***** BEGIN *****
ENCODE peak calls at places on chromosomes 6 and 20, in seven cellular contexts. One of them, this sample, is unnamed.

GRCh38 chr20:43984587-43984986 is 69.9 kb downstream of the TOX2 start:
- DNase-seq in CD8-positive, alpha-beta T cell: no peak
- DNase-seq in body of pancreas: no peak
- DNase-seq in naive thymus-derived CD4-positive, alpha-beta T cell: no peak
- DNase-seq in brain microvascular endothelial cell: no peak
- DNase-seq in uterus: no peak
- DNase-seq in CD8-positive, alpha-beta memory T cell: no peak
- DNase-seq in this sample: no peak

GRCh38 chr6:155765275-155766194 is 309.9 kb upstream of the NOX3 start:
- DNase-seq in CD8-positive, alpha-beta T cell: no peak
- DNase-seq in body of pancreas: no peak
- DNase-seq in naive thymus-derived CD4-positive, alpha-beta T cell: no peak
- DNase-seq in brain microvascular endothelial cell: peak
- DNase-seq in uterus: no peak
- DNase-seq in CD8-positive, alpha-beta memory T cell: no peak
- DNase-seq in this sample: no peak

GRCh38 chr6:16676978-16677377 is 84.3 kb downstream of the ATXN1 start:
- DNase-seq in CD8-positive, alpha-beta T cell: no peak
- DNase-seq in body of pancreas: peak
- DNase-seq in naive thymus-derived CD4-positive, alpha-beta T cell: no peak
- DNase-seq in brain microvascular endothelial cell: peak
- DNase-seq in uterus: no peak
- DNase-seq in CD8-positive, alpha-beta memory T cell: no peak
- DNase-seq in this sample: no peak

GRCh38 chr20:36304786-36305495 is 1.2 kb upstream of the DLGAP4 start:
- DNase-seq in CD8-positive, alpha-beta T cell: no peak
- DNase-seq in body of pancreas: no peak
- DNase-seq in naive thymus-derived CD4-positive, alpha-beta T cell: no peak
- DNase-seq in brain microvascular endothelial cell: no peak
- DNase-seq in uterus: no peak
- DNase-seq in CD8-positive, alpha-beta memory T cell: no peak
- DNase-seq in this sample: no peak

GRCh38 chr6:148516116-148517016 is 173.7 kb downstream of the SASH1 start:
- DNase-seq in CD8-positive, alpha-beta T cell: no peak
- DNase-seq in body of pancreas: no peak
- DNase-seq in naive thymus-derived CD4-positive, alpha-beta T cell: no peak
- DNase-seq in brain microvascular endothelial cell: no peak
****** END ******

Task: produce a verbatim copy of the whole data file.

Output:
ENCODE peak calls at places on chromosomes 6 and 20, in seven cellular contexts. One of them, this sample, is unnamed.

GRCh38 chr20:43984587-43984986 is 69.9 kb downstream of the TOX2 start:
- DNase-seq in CD8-positive, alpha-beta T cell: no peak
- DNase-seq in body of pancreas: no peak
- DNase-seq in naive thymus-derived CD4-positive, alpha-beta T cell: no peak
- DNase-seq in brain microvascular endothelial cell: no peak
- DNase-seq in uterus: no peak
- DNase-seq in CD8-positive, alpha-beta memory T cell: no peak
- DNase-seq in this sample: no peak

GRCh38 chr6:155765275-155766194 is 309.9 kb upstream of the NOX3 start:
- DNase-seq in CD8-positive, alpha-beta T cell: no peak
- DNase-seq in body of pancreas: no peak
- DNase-seq in naive thymus-derived CD4-positive, alpha-beta T cell: no peak
- DNase-seq in brain microvascular endothelial cell: peak
- DNase-seq in uterus: no peak
- DNase-seq in CD8-positive, alpha-beta memory T cell: no peak
- DNase-seq in this sample: no peak

GRCh38 chr6:16676978-16677377 is 84.3 kb downstream of the ATXN1 start:
- DNase-seq in CD8-positive, alpha-beta T cell: no peak
- DNase-seq in body of pancreas: peak
- DNase-seq in naive thymus-derived CD4-positive, alpha-beta T cell: no peak
- DNase-seq in brain microvascular endothelial cell: peak
- DNase-seq in uterus: no peak
- DNase-seq in CD8-positive, alpha-beta memory T cell: no peak
- DNase-seq in this sample: no peak

GRCh38 chr20:36304786-36305495 is 1.2 kb upstream of the DLGAP4 start:
- DNase-seq in CD8-positive, alpha-beta T cell: no peak
- DNase-seq in body of pancreas: no peak
- DNase-seq in naive thymus-derived CD4-positive, alpha-beta T cell: no peak
- DNase-seq in brain microvascular endothelial cell: no peak
- DNase-seq in uterus: no peak
- DNase-seq in CD8-positive, alpha-beta memory T cell: no peak
- DNase-seq in this sample: no peak

GRCh38 chr6:148516116-148517016 is 173.7 kb downstream of the SASH1 start:
- DNase-seq in CD8-positive, alpha-beta T cell: no peak
- DNase-seq in body of pancreas: no peak
- DNase-seq in naive thymus-derived CD4-positive, alpha-beta T cell: no peak
- DNase-seq in brain microvascular endothelial cell: no peak